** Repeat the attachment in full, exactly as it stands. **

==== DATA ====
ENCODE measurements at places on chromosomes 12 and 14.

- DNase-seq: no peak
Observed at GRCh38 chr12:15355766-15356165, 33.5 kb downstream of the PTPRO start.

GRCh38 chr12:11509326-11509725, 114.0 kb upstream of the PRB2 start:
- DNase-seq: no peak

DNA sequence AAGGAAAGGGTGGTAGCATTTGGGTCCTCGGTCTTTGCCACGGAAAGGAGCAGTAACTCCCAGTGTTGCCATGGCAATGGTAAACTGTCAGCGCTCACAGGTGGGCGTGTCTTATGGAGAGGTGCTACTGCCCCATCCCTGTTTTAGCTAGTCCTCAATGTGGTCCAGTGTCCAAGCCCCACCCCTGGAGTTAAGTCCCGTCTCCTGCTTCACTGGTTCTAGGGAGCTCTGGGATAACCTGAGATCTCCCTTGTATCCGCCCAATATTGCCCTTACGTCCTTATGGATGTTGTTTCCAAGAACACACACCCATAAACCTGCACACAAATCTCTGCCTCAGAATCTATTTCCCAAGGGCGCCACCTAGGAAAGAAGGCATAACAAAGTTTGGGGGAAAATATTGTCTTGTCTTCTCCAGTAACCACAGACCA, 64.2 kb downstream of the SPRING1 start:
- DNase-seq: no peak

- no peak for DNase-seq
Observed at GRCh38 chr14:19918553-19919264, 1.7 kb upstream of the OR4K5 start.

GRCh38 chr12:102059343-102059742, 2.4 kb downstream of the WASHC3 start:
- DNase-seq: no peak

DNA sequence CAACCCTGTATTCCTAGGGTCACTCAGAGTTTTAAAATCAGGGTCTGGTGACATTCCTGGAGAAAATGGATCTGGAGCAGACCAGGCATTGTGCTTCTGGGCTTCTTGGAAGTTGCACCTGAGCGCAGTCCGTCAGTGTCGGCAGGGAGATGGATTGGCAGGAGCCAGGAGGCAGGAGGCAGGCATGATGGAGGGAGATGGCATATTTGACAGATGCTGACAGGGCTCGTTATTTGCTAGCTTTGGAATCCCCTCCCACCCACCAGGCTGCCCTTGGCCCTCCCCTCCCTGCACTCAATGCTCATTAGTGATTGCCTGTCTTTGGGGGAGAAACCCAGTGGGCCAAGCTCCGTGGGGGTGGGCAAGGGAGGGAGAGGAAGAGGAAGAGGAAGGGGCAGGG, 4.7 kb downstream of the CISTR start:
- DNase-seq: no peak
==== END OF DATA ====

ENCODE measurements at places on chromosomes 12 and 14.

- DNase-seq: no peak
Observed at GRCh38 chr12:15355766-15356165, 33.5 kb downstream of the PTPRO start.

GRCh38 chr12:11509326-11509725, 114.0 kb upstream of the PRB2 start:
- DNase-seq: no peak

DNA sequence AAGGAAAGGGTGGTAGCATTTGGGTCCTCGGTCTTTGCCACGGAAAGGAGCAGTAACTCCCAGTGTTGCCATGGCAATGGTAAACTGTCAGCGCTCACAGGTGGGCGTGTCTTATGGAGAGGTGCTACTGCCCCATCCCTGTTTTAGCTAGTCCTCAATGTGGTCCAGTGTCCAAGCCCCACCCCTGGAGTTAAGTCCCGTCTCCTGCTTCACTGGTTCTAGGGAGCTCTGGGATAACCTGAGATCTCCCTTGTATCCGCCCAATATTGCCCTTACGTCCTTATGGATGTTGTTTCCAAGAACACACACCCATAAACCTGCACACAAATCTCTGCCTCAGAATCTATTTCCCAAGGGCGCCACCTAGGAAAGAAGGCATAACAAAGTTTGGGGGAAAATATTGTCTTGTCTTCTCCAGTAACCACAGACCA, 64.2 kb downstream of the SPRING1 start:
- DNase-seq: no peak

- no peak for DNase-seq
Observed at GRCh38 chr14:19918553-19919264, 1.7 kb upstream of the OR4K5 start.

GRCh38 chr12:102059343-102059742, 2.4 kb downstream of the WASHC3 start:
- DNase-seq: no peak

DNA sequence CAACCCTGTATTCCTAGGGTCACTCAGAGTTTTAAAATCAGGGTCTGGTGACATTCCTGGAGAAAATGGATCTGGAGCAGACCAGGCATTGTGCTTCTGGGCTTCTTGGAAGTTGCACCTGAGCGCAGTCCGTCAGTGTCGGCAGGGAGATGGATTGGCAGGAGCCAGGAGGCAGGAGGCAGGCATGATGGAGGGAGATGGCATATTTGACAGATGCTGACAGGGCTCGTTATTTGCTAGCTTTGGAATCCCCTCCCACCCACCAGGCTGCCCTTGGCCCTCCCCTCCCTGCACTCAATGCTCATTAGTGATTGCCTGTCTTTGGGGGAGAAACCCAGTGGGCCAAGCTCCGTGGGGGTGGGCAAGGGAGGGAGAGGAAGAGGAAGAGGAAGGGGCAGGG, 4.7 kb downstream of the CISTR start:
- DNase-seq: no peak